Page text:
We have just spent the most relaxing few days in Broken Bay in the company of our dear friend Sue. This is a large inlet 31 miles north of Sydney Harbour. It was discovered and named by James Cook in 1770. This drowned valley estuary has its origin at the confluence of Pittwater, Brisbane Water and the Hawkesbury. The three arms are flooded rivers formed at a time when the sea level was much lower than it is at present.
These calm waters are a popular boating area. Going up the arms and tributaries, particularly westward up the Cowan and Smiths Creeks, as we chose to do, demands constant tacking if you are sailing… and those who know us realise we are too lazy for that sort of behaviour!So we did a great impersonation of a motor boat, and for the five days we were there we explored right up some narrow creeks, finding hideaways, surrounded by the Ku-ring-gai Chase National Park. The creeks are really deep – in places 15 to 20 meters right to the edges. They wind their way through the Australian bush, with tall sandstone escarpments and angophora trees that grow literally out of the rocks with pink or grey gnarly trunks. You don’t anchor in these parts; you pick up one of the many moorings provided by the National Park Service. And at this time of year, during the week, there is plenty of choice and no crowd. It would be awfully busy in summer! Beyond the moorings, you can sometimes keep going further by dinghy or kayak.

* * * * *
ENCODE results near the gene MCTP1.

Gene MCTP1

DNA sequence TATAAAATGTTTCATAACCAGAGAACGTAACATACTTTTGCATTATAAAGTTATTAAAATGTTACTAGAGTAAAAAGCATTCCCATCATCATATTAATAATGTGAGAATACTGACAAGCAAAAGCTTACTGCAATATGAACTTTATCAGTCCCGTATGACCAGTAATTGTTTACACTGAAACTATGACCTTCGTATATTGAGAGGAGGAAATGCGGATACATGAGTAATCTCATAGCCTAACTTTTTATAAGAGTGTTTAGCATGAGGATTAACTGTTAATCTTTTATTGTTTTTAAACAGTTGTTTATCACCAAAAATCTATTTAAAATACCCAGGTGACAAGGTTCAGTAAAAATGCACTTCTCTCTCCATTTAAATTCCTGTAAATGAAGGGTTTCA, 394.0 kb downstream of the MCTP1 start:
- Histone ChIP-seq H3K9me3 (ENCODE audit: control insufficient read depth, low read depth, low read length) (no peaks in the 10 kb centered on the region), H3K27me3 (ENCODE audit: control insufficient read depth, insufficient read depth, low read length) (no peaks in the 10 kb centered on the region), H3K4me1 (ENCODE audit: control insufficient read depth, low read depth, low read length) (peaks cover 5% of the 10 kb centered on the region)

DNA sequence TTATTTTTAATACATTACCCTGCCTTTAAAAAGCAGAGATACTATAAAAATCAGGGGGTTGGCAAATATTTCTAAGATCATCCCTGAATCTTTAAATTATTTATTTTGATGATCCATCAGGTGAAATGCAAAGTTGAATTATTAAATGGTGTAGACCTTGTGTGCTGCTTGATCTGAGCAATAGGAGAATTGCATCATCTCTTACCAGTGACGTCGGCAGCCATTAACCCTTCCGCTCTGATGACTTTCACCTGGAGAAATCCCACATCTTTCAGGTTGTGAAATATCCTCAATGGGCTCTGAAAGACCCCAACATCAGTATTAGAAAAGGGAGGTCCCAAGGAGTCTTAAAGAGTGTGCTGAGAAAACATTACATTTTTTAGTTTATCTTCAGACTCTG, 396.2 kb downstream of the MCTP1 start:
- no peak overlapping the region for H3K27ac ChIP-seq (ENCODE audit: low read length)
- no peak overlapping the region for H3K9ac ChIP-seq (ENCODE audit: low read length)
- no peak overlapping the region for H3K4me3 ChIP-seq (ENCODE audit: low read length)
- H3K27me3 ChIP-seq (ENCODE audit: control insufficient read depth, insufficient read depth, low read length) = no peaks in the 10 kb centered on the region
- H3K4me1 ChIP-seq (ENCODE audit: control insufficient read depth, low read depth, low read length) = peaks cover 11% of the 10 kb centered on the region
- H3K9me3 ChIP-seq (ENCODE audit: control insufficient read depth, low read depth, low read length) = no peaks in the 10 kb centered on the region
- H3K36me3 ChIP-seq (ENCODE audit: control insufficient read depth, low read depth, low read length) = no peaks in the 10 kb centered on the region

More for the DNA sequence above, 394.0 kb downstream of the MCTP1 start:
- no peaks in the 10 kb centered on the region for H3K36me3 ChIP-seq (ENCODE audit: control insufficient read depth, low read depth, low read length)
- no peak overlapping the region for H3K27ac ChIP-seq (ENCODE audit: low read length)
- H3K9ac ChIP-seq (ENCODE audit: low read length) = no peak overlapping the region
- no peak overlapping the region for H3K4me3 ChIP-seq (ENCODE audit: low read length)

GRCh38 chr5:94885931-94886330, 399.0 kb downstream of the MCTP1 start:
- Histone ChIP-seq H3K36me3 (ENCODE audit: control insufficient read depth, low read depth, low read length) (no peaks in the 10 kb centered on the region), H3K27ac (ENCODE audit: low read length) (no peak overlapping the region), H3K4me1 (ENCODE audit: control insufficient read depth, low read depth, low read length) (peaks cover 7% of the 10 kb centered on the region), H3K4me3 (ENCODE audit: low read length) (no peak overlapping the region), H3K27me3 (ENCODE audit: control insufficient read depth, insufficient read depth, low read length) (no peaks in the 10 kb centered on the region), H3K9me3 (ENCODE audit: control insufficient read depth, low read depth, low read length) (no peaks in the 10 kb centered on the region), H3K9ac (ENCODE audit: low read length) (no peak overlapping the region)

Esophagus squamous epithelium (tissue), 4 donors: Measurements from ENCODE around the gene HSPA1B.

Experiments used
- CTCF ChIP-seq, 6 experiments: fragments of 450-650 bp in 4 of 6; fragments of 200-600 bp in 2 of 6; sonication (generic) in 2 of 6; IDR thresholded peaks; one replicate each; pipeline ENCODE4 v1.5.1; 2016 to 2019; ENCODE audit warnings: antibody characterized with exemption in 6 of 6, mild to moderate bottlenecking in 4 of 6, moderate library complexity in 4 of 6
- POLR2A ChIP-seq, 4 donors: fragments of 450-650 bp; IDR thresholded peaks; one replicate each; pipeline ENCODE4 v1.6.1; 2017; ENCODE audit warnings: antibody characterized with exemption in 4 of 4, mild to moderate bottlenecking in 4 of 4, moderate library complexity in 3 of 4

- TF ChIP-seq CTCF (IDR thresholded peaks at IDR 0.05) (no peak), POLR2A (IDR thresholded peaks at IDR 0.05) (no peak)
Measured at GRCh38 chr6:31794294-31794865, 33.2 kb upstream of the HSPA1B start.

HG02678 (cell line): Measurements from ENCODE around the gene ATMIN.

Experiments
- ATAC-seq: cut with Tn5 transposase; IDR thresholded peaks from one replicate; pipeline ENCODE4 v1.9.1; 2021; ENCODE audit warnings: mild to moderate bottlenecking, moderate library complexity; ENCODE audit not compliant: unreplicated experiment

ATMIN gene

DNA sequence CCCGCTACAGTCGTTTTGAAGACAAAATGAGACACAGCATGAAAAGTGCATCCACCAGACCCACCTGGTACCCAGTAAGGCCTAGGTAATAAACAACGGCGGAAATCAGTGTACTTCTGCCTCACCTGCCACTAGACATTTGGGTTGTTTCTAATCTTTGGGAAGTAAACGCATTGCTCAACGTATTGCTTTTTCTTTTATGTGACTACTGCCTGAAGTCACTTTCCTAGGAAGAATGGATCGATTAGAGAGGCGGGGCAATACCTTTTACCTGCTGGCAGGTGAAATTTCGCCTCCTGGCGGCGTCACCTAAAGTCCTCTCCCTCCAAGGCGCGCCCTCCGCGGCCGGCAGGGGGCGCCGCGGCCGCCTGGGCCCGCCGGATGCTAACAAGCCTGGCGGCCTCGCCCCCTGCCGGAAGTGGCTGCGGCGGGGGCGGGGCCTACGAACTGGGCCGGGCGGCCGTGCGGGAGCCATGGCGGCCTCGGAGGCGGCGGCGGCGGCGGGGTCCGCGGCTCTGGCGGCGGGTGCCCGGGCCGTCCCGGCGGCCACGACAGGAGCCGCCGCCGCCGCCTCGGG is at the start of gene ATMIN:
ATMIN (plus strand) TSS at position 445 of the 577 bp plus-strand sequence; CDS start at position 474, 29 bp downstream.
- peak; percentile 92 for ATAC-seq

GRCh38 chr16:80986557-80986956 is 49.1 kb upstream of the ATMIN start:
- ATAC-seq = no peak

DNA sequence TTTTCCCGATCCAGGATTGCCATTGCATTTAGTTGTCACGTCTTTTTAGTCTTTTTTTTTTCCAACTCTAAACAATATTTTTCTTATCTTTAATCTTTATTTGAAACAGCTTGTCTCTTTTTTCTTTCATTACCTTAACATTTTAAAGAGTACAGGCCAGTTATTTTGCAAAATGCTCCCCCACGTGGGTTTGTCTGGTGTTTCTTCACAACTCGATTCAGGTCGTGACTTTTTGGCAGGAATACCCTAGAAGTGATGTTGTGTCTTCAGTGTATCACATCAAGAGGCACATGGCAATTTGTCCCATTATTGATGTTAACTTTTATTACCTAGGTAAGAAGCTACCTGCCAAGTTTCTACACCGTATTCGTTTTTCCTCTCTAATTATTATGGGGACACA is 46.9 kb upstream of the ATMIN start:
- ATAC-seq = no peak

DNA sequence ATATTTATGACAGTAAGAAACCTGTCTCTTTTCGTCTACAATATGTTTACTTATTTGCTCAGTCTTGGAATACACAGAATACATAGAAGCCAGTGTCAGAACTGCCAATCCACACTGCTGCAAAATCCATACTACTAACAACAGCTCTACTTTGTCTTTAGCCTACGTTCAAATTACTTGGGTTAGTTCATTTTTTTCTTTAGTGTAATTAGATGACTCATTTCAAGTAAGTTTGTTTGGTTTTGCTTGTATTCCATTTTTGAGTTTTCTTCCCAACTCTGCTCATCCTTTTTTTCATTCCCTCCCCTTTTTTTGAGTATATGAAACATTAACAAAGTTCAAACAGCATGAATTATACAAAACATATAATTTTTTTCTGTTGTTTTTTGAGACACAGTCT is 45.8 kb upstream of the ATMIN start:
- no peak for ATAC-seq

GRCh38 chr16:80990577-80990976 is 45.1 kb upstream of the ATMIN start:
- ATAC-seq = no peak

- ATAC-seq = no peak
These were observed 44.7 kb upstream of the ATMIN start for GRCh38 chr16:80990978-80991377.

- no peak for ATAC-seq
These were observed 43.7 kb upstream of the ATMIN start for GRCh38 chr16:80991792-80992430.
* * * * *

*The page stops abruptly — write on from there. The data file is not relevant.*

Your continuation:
It was peaceful, very relaxing, and we very much enjoyed this break with Sue. Waking up to the sounds of forest birds was quite soothing. Sea eagles and whistling kites were frequent visitors, oh and ‘dinghy devils’ as terns or seagulls perching there get called.
We dropped Sue back at Patonga and with a strong SW due on Thursday, we spent the day at Pearl Beach, a beautiful protected bay just on the outside of Broken Bay: deep, safe for anchoring and sheltered in the strong wind. We are underway again today; our next stop is Swansea, Lake Macquarie, some 37 miles north.
Here is a gallery of our favourite shots. As always click on the first image to displays in full screen slide show.